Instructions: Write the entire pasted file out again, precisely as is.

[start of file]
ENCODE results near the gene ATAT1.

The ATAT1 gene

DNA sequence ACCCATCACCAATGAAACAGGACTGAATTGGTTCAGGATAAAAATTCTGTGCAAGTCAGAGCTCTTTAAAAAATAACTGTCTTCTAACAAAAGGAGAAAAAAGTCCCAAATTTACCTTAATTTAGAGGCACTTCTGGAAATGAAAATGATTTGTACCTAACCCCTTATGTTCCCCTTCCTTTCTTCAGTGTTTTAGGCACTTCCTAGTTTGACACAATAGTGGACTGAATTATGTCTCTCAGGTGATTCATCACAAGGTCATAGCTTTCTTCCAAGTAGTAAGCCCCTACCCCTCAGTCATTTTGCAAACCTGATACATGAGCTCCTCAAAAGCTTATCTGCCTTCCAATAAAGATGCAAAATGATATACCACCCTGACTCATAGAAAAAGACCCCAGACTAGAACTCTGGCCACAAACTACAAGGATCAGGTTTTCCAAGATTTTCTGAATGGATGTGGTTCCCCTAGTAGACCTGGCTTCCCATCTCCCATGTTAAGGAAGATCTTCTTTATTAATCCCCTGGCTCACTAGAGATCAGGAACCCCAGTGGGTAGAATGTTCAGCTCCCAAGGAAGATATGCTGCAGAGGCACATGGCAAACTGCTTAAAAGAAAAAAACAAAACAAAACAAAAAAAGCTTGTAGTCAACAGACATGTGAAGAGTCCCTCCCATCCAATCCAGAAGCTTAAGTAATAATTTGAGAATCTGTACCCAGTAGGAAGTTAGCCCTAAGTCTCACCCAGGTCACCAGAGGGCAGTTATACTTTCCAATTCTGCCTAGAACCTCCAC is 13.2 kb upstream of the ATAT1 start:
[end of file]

ENCODE results near the gene ATAT1.

The ATAT1 gene

DNA sequence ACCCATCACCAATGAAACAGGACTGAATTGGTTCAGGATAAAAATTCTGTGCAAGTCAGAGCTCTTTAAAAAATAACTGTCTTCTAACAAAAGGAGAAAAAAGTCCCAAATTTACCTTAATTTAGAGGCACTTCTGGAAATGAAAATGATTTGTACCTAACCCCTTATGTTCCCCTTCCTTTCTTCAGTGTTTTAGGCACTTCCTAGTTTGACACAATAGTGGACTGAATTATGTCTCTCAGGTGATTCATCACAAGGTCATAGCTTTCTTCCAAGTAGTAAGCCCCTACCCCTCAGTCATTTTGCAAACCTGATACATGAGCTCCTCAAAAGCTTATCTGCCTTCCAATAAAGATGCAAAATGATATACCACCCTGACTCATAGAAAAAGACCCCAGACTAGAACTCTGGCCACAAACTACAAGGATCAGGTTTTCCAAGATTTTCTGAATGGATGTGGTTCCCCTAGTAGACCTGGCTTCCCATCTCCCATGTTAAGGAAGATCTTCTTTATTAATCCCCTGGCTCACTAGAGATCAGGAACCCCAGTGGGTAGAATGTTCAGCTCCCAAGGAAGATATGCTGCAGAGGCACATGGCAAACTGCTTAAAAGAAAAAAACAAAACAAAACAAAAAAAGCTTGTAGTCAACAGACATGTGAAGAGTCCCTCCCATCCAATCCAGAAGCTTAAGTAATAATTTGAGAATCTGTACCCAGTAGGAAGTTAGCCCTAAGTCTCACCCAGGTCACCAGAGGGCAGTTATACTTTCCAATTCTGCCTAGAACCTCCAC is 13.2 kb upstream of the ATAT1 start: